AUG 2018

DAYSPA is the business resource for spa & wellness professionals! Each issue covers the latest in skin care, spa treatments, wellness services and management strategies.

Issue link:

Contents of this Issue


Page 23 of 76 • august 2018 • [ 21 ] In addition to antioxidants like vitamin C, Dr. Day suggests hydrating masks. Not only do they nourish and soothe the skin, but they're emotionally calming, she says. Probiotics like lactobacillus can also be benefi cial, notes Tomasso. These epidermal microorganisms support the growth of good bacteria while inhibiting infl ammation-triggering pathogens. "Lactobacillus is a naturally occurring bacteria that upholds the growth of healthy microfl ora, and promotes healing by boosting fi broblasts," she adds. You can also advise clients about a number of infl ammation-diminishing lifestyle and dietary habits. After all, as Dr. Day points out, managing the condition is a full-service task. "Our training is grounded in science, but there's another level here. As a healer, you can help clients understand treatment beyond using creams or products," she says. "A lot of rosacea and eczema management comes down to getting more sleep, smoking less, drinking more water, and eating more vegetables and fi sh—just taking small steps and adding on a little bit every day." Tomasso recommends clients limit or avoid some additional triggers that can exacerbate infl ammation: weather extremes; alcohol; caff eine; hot showers; steam rooms; saunas; heavy exercise; abrasive skin care, such as harsh peels and scrubs; and histamine-rich foods. Dr. Murad adds that pros can help guests fi nd ways to relax even after they leave the spa. "Consider recommending activities like yoga or art therapy," he suggests. "Keep books and articles on © GETTY IMAGES hand that'll guide clients to pinpoint and reduce sources of loneliness, isolation, anger, hostility and perfectionism to help them conquer their stress." Finally, off er some guidance on physical activity. Exercise (when not too intense) can be extremely benefi cial, particularly when dehydrated cells are at the root of infl ammatory issues. "Muscle is 70 percent water, whereas fat is only 10 percent water," explains Dr. Murad. In fact, he notes, moderate exercisers have been found to be 15 percent less likely than sedentary individuals to suff er from chronic infl ammation. It all goes to show that an active, healthy lifestyle pays off . u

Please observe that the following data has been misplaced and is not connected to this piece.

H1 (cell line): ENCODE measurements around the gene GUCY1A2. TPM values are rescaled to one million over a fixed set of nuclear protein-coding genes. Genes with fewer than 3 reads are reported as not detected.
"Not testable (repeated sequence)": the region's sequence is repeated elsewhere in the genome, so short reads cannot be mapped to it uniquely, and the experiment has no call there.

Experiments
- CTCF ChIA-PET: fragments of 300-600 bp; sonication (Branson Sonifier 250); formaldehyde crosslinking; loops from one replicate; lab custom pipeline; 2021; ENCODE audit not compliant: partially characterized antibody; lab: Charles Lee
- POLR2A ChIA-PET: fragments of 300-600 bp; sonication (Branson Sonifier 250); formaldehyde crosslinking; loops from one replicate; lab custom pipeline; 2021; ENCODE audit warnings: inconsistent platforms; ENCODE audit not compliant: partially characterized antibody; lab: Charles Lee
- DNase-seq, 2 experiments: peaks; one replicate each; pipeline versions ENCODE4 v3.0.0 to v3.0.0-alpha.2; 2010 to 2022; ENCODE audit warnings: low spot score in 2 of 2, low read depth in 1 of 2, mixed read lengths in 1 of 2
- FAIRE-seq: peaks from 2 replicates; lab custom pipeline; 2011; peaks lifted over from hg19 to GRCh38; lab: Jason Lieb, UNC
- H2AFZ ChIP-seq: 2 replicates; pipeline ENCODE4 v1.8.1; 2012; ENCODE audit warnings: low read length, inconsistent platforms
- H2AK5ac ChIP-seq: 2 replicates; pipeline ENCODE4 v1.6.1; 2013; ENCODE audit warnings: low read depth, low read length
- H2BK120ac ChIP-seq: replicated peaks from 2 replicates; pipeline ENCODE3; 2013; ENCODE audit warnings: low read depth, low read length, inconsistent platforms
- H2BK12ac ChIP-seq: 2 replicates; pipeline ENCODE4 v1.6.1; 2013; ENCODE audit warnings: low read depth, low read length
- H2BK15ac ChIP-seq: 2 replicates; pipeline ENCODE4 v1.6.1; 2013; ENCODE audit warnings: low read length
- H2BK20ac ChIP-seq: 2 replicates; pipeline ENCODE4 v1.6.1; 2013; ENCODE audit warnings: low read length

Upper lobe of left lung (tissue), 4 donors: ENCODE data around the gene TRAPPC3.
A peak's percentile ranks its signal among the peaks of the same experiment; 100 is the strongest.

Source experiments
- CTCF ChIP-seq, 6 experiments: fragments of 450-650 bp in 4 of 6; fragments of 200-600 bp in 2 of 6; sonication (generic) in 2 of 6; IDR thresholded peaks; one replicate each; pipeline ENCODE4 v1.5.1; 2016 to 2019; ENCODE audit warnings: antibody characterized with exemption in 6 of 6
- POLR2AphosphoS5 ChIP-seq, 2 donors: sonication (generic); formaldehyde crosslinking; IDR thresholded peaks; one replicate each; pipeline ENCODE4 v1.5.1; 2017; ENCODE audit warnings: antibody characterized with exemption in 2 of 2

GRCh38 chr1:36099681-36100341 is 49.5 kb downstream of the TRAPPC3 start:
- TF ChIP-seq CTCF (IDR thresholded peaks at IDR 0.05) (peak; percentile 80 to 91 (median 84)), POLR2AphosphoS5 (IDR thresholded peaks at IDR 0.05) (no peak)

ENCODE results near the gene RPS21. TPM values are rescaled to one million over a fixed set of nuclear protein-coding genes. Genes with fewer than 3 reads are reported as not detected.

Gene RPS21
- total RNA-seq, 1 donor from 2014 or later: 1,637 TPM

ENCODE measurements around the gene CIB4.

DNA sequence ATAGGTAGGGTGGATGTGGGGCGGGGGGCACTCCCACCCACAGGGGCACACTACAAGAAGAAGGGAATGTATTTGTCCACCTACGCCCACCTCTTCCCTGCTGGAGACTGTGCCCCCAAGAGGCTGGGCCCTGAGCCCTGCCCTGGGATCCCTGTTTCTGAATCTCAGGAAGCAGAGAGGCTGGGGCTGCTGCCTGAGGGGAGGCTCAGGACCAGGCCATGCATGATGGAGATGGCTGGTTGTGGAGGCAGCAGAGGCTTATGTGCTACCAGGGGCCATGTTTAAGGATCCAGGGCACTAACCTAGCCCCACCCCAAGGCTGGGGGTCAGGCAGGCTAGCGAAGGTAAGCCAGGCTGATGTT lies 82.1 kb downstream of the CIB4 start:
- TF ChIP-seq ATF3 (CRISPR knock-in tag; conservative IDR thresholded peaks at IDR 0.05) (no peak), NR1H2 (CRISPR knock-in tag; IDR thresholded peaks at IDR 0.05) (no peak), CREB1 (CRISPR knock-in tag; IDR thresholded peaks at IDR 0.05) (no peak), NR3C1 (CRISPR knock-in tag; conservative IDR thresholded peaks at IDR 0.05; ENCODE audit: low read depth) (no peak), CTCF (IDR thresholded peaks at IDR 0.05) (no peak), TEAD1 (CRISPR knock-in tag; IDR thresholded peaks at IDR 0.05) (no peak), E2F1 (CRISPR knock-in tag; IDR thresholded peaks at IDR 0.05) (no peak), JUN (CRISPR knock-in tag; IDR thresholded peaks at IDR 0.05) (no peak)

Articles in this issue

Links on this page

Archives of this issue

view archives of Dayspa - AUG 2018